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The ribs are back! Savannah’s BBQ reopens after long hiatus

February 10th, 2013 Posted in Arts and Life

By Jessica Sonderegger

LOGAN—In the world of barbecue, serious BBQ artists pride themselves on original recipes and housemade sauces that can satisfy all preferences—smoky, spicy, tangy, sweet. BBQ chefs then complement their “world famous ribs” and smoked meats with only the highest quality corn bread, coleslaw, barbecue baked beans and sweet potato fries.

77099_175317125819872_6070278_nSavannah’s BBQ confronted some non-food challenges in satisfying their dedicated Logan customers when the Providence restaurant had to close in 2011 because of building problems.

Since then, the owners have been working to deliver on their promise that they’ll be back. Without a physical location, they cooked at local events such as Logan’s Summerfest and Cruise-In, keeping the memory of their all-star BBQ specialties fresh, and satisfying Logan’s demand for authentic barbecue.

“We actually gained a huge following crowd on Facebook” during the hiatus, said manager Manda Summers.

After a long-awaited relocation and renovation, Savannah’s BBQ has, indeed come back with a new menu and a new location at 880 S. Main St. Since the reopening in December, the restaurant has been busy.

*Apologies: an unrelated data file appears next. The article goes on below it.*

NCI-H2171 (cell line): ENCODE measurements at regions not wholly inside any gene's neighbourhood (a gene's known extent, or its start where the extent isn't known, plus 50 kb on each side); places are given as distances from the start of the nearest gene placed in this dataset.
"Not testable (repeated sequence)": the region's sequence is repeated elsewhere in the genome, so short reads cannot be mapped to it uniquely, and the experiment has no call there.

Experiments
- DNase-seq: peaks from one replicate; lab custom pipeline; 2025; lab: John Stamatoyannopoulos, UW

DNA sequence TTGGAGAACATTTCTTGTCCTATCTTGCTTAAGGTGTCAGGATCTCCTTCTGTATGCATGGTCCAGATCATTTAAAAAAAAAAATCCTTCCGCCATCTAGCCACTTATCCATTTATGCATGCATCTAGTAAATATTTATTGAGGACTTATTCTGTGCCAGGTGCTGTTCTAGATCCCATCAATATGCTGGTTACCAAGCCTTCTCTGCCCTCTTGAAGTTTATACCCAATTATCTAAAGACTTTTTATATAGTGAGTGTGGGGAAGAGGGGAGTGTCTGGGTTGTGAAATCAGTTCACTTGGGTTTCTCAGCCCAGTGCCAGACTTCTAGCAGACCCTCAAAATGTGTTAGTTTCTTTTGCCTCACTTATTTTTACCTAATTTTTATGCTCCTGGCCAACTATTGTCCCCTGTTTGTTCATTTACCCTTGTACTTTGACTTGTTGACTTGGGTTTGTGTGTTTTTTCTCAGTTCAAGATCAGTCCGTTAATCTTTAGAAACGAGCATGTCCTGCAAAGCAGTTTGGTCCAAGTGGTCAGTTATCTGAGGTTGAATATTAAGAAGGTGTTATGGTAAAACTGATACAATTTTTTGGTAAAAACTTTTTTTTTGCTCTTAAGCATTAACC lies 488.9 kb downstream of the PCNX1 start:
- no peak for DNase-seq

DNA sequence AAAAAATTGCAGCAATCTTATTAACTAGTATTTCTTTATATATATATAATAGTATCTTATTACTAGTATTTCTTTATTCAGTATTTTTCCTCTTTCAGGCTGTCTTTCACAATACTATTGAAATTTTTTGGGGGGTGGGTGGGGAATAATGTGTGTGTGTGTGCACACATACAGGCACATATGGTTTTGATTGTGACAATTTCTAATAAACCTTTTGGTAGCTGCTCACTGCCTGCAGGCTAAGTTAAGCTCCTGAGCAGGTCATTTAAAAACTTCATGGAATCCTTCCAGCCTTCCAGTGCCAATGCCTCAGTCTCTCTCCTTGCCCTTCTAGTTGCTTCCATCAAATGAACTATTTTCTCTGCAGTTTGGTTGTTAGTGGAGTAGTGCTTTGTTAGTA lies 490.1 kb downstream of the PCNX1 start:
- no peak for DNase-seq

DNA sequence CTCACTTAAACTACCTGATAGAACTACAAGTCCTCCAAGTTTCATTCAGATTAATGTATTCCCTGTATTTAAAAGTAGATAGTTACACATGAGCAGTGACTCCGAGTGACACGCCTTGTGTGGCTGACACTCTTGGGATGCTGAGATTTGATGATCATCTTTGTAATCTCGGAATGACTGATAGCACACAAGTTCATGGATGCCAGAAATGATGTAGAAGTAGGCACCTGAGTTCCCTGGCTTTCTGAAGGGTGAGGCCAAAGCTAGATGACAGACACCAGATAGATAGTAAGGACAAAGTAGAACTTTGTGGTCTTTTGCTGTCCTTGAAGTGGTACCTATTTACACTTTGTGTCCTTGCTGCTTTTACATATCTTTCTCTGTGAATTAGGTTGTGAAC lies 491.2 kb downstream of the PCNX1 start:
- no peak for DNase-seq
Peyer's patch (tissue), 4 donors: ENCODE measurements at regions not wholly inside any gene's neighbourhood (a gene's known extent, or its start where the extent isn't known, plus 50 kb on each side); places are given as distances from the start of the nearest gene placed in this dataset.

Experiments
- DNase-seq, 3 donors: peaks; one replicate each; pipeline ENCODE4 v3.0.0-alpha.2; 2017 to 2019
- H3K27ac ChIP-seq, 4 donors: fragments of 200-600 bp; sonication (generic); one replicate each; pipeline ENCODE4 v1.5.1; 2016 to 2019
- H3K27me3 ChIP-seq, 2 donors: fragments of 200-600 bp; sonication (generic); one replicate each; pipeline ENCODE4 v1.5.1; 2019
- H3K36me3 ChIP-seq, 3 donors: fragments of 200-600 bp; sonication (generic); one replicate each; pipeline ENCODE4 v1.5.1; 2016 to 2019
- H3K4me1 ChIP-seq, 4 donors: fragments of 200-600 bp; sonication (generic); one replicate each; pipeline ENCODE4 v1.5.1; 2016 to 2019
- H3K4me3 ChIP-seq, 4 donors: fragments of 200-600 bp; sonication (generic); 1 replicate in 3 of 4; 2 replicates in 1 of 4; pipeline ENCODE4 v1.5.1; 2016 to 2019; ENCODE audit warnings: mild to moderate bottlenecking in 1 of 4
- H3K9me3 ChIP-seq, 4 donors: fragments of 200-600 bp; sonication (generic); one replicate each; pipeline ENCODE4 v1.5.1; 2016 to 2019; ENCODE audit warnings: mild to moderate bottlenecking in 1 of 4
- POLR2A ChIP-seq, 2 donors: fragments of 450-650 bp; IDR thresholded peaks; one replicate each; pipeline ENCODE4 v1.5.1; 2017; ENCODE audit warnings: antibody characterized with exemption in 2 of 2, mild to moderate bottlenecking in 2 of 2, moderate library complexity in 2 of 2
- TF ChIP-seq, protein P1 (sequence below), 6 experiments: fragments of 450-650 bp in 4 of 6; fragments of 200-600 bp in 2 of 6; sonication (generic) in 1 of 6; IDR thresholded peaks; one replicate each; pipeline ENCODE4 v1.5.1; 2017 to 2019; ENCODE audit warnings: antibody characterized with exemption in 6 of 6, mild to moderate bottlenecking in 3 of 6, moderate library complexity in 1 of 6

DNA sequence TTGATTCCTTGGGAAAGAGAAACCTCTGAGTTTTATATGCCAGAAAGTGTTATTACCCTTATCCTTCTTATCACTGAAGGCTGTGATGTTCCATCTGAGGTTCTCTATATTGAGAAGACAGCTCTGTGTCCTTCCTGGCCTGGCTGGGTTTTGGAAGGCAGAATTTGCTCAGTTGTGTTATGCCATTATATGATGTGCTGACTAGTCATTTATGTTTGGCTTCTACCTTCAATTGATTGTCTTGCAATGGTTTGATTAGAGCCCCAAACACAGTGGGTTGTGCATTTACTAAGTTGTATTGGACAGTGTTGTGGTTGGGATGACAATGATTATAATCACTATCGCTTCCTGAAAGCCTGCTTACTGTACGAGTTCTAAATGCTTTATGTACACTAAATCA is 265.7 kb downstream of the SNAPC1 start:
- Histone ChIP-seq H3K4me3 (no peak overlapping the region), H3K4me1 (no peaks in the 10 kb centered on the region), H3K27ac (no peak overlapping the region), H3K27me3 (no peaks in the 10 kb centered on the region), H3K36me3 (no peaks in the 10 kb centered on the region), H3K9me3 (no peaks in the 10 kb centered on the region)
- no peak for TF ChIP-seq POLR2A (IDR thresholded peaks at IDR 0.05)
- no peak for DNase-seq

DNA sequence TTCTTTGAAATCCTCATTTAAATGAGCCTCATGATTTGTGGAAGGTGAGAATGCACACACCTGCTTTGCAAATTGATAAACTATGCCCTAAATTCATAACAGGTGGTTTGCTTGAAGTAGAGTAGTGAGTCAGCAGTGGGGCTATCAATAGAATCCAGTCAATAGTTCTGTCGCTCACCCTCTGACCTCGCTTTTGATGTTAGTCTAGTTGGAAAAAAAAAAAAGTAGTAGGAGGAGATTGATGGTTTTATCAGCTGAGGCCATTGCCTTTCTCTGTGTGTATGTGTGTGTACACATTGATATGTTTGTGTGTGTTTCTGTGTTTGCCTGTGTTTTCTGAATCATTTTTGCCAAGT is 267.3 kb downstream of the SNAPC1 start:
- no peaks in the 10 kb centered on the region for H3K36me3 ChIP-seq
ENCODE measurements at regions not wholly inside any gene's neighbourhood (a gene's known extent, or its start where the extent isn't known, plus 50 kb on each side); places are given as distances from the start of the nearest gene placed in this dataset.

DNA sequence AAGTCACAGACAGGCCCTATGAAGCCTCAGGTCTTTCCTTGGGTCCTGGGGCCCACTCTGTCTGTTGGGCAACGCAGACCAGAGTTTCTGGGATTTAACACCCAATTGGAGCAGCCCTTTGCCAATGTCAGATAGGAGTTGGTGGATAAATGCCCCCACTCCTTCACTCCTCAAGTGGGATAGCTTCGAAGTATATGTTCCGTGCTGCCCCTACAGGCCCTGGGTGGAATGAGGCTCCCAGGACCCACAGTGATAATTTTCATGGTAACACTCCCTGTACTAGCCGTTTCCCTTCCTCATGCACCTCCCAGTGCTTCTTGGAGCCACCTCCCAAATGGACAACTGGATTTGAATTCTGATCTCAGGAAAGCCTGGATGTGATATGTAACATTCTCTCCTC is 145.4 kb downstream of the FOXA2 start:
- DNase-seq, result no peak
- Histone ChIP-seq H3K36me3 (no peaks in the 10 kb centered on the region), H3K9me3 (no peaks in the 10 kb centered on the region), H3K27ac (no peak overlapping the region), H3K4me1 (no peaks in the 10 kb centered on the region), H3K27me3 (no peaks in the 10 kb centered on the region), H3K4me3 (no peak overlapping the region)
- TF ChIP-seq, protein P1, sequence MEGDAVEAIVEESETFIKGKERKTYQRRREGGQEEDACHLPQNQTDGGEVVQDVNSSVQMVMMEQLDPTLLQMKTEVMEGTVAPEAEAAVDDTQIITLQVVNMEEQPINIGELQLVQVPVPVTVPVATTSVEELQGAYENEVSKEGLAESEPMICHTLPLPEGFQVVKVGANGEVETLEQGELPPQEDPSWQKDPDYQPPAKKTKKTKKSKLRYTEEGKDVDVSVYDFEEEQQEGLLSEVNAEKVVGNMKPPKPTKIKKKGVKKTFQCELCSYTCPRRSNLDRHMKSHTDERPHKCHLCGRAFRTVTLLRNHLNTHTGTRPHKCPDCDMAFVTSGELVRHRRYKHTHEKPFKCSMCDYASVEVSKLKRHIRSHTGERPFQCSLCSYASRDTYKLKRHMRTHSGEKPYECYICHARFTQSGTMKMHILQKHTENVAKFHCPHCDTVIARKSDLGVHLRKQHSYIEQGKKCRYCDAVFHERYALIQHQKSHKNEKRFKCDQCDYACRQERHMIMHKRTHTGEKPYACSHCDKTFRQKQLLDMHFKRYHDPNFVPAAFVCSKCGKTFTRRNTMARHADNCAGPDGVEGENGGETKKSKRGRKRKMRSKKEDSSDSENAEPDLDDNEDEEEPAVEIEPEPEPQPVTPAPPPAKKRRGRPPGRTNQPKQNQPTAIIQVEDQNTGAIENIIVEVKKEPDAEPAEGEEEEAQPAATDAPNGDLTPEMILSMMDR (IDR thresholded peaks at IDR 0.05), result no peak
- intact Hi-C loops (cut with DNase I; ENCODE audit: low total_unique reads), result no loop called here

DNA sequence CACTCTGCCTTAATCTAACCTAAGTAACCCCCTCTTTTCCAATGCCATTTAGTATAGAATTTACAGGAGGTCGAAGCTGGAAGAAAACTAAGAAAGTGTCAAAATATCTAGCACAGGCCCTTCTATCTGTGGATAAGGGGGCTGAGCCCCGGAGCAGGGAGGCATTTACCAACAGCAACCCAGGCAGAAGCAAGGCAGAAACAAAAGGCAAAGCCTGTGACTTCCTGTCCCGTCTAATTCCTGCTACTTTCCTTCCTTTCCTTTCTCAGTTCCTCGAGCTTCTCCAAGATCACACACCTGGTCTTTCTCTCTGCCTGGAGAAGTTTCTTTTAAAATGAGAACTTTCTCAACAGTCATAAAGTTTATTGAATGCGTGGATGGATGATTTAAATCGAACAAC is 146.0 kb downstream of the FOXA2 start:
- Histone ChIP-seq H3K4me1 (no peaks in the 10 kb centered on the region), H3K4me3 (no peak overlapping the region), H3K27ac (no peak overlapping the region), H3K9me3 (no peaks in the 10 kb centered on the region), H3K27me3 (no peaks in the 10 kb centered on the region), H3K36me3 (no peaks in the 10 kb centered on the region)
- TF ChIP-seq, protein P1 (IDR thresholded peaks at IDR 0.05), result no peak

“We did better that first week than our busiest week over there” in the old Providence restaurant, ” Summers said.

“And with very little advertising,” agreed co-owner Clint Rigby.

“All we had was, ‘We are now open,’ on the door,” Summers said.

So far, feedback via Facebook and Urbanspoon reviews has been positive. Guests says this is the best barbecue they’ve tasted.

In the realm of barbecue there is a differentiation between where and how barbecue is served. Summers explained that the variety offered at Savannah’s “doesn’t necessarily take on one or the other.”

She said restaurant wants to introduce a culture that is considerably unfamiliar with genuine barbecue, to an eclectic variety of sauces and meats. Savannah’s has become something of a destination restaurant among barbecue lovers, saying people have traveled from all over the nation to experience Travis Rigby’s spin on the authentic American favorite, Summers says.

And, to set the record straight, Summers wants customers to know that Savannah’s absolutely does not trim their ribs. It has become a common practice at some restaurants to trim the two or three smallest ribs off the end of a rack, she said, but real BBQ-ers don’t do that.

“Most people, restaurants, franchises cut the ends off,” Summers said, “but we don’t.” Since the December reopening, Savannah’s has started offering live music on weekends, and have recently obtained a liquor license.


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